Bio-ethics and the Animal/Human Boundary
Megan H. Glick
Western Connecticut State University
Ethics and the Nonhuman
Students learn about the treatment of nonhuman animals by humans, and learn how to argue logically and evaluate moral arguments for and against practices and positions. The emphasis is on critical thinking and development of proficiency in arguing the issues.
Animals in Literature and Theory
This course is on the representation of animal life and consciousness in works of literature and also an introduction to the emerging field of critical animal studies. We will pose such questions as: What have non-human animals meant for Western and non-Western cultures? How do poetry and fiction attempt to represent the experience of animals by asking us to inhabit their sensations or emotions or thoughts? How has philosophy understood our moral obligation to animals? In the broadest sense, what role do animals play in our aesthetic, ethical, political, and scientific worlds? We will read fiction, poetry, philosophy, and critical theory, and we will discuss animal sentience and experience, vegetarianism, animal fables, pet keeping, animals alongside disability, race, and gender, and the representation of animal life in the visual arts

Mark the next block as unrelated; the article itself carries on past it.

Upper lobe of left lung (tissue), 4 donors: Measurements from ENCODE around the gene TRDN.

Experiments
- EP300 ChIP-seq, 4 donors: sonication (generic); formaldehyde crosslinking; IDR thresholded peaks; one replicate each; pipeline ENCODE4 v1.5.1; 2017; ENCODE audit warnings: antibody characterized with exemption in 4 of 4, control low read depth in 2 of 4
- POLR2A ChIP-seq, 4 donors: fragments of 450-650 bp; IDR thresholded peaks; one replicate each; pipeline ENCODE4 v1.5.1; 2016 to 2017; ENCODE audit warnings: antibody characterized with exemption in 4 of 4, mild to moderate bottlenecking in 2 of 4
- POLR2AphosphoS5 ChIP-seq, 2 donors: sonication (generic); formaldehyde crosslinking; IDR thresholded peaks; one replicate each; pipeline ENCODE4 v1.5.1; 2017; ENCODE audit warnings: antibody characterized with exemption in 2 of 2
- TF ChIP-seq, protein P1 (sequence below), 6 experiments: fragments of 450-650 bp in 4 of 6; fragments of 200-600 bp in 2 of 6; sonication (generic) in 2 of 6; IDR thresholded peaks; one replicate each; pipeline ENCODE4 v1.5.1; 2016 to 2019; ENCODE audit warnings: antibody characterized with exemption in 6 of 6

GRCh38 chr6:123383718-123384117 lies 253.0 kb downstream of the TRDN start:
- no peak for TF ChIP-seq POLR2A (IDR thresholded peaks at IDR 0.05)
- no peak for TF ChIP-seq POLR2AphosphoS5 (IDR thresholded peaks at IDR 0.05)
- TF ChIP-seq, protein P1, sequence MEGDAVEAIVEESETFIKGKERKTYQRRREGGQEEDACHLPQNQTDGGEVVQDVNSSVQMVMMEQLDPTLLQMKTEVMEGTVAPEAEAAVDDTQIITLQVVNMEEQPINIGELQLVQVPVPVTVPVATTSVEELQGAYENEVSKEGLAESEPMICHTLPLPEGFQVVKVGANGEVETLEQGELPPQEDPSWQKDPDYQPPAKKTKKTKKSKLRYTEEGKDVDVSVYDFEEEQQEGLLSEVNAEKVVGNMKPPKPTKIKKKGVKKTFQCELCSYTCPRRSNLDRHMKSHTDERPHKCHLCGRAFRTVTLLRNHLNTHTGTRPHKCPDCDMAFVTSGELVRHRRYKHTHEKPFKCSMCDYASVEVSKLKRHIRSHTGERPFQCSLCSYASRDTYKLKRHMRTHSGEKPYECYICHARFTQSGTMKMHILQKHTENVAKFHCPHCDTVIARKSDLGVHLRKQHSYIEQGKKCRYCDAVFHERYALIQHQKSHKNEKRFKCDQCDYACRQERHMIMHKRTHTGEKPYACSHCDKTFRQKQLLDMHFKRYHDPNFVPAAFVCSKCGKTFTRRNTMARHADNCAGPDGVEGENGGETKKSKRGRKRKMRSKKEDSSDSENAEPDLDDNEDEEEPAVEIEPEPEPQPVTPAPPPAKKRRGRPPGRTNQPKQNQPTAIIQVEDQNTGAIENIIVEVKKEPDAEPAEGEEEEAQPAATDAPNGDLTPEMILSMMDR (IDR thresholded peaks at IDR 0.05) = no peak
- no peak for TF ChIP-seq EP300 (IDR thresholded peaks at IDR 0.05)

Religion and Ecology
What are animals and what are our ethical responsibilities to them? This course introduces students to the major ethical questions in animal ethics and explores a variety of philosophical and religious ways of framing human-animal relationships: Is it ethical to eat animals, experiment upon them, or to keep them in zoos or as pets? Do animals have rights? What does the Bible say about animals and what does the Christian tradition teach us about compassion and mercy towards animals? Do all dogs go to heaven? How does animal ethics challenge and expand traditional models of religious ethics? Students will engage with and compare a wide range of questions and insights from animal ethics, animal studies, animal science, art and culture, and environmental philosophy to understand human relationships to animals. We will also examine how religious traditions, most notably Christianity, transmit and inform contemporary views and ethical frameworks that guide our treatment of other living things. In light of this, the course is organized around three basic categories that pose ethical challenges in animal ethics such as problems of knowledge, problems of experience, and problems of practice. No prior experience in ethics is required. To enhance learning, students in this course will have face-to-face encounters with real animals, multiple guest speakers will visit the class to share their work, and students will also engage in active learning through art at the Yale University Art Gallery. Students in this course are encouraged to be exploratory, critical, and creative in their thinking.